I hope and believe that people will embrace more of this cathedral thinking for the future, as they have done in the past, because we are in perilous times. Our planet and the human race face multiple challenges. These challenges are global and serious – climate change, food production, overpopulation, the decimation of other species, epidemic disease, acidification of the oceans. Such pressing issues will require us to collaborate, all of us, with a shared vision and cooperative endeavour to ensure that humanity can survive. We will need to adapt, rethink, refocus and change some of our fundamental assumptions about what we mean by wealth, by possessions, by mine and yours. Just like children, we will have to learn to share.

If we fail then the forces that contributed to Brexit, the envy and isolationism not just in the UK but around the world that spring from not sharing, of cultures driven by a narrow definition of wealth and a failure to divide it more fairly, both within nations and across national borders, will strengthen. If that were to happen, I would not be optimistic about the long-term outlook for our species.

But we can and will succeed. Humans are endlessly resourceful, optimistic and adaptable. We must broaden our definition of wealth to include knowledge, natural resources, and human capacity, and at the same time learn to share each of those more fairly. If we do this, then there is no limit to what humans can achieve together.

Stephen Hawking recently launched

Due to the large number of comments, they are being shown 100 per page.
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The world wide problem with money is the distribution of same, we are now in a situation where 50% of the worlds economy is owned by just 1% which leaves everyday people with half of the economic benefits to share among the billions on Earth. Huge billion or multibillion dollar corporations pay in Australia for example from 5% to naught. In Australia we have at least 579 corporates who have not paid a cent in tax since at least 2013 and possibly further back in time. This limits the money going to our government Treasury’s which in turn limits the services can offer because the governments (see conservative ) refuse to apply a “fair share” of tax be paid by these huge rich companies. The 1% will not stop at 50% of the world’s ecomony they have a mental illness named insatiable greed, where enough is never enough, and the billions of “people” have to continue paying. It is a ridiculous situation, we should have democratic “people’s political parties to form and tackle this global scale inequality.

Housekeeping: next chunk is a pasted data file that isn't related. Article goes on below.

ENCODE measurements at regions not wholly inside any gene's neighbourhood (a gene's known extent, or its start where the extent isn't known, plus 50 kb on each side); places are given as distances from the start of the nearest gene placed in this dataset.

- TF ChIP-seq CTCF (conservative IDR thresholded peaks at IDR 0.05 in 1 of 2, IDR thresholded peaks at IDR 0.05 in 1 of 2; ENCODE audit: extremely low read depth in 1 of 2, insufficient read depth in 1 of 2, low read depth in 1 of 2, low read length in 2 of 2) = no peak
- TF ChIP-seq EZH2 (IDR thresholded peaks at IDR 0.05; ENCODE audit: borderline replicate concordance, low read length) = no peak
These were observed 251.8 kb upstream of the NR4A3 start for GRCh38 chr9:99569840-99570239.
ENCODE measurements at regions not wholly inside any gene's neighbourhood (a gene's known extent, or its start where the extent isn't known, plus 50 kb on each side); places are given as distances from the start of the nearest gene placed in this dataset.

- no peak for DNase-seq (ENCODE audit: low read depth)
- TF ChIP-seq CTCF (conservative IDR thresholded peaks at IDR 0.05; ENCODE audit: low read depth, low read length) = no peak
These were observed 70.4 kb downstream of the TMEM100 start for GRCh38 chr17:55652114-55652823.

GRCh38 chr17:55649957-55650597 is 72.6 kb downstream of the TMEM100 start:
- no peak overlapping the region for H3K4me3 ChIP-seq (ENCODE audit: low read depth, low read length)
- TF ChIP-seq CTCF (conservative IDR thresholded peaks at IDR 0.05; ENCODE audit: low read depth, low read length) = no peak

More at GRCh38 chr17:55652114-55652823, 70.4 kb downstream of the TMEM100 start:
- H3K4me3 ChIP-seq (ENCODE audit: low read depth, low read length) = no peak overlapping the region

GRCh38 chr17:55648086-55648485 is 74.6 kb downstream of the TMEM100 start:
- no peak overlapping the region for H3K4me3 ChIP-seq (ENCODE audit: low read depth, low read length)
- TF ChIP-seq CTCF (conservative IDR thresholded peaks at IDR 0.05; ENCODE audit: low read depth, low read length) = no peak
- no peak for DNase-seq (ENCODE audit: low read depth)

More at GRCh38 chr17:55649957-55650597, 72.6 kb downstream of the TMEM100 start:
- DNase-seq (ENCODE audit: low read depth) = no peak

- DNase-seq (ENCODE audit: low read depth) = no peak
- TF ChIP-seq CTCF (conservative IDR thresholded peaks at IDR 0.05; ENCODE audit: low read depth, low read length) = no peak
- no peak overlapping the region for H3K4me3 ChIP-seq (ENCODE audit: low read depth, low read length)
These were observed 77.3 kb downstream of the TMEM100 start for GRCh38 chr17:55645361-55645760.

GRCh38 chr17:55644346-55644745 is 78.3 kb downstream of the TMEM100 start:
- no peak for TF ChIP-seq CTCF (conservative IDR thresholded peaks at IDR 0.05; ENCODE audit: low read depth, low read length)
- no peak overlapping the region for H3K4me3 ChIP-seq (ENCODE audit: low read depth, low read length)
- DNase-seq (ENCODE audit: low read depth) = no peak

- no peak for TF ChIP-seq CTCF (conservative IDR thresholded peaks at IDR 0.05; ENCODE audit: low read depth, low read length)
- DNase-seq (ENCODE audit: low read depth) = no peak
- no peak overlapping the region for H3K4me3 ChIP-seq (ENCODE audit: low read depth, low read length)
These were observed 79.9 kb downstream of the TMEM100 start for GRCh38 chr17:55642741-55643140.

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    Large elements of what he is saying are correct. However, while I don’t think many of us envy Hawking for obvious reasons, he is nonetheless in the privileged position of having an excellent income absolutely guaranteed. Very few people are in this position globally in proportional terms.

    When you’re in this position, you can afford to make statements such as:

    We must broaden our definition of wealth to include knowledge, natural resources, and human capacity, and at the same time learn to share each of those more fairly.

    In a market system, knowledge is only a valuable resource insomuch as it enables one to make money. If you can’t make money with knowledge, it ceases to have any intrinsic value. You can derive pleasure from knowledge, but it doesn’t have inherent value. If you have a lot of knowledge, but no money, it is extremely unlikely that you will live a fulfilled existence, or what you perceive to be a fulfilled existence.It is correct that we should value these things more, but there is no mechanism to implement that in a society which is run with profit as its guiding principle, and pretty much its solitary principle. Some lip service is given to social structure and systems, but the bottom line in any decision-making process is always…how much does it cost? Does it make money?

    Such a society will never value knowledge. It is only a rather radical reordering of society that would ever allow this to happen, and which would enable resources and opportunity to be distributed more equitably. Emphatically, human beings are not ready for this radical change because, firstly, we still wrongly associate money with wealth; even the author of this article does so as he’s at the same time asking us to place more value in other things.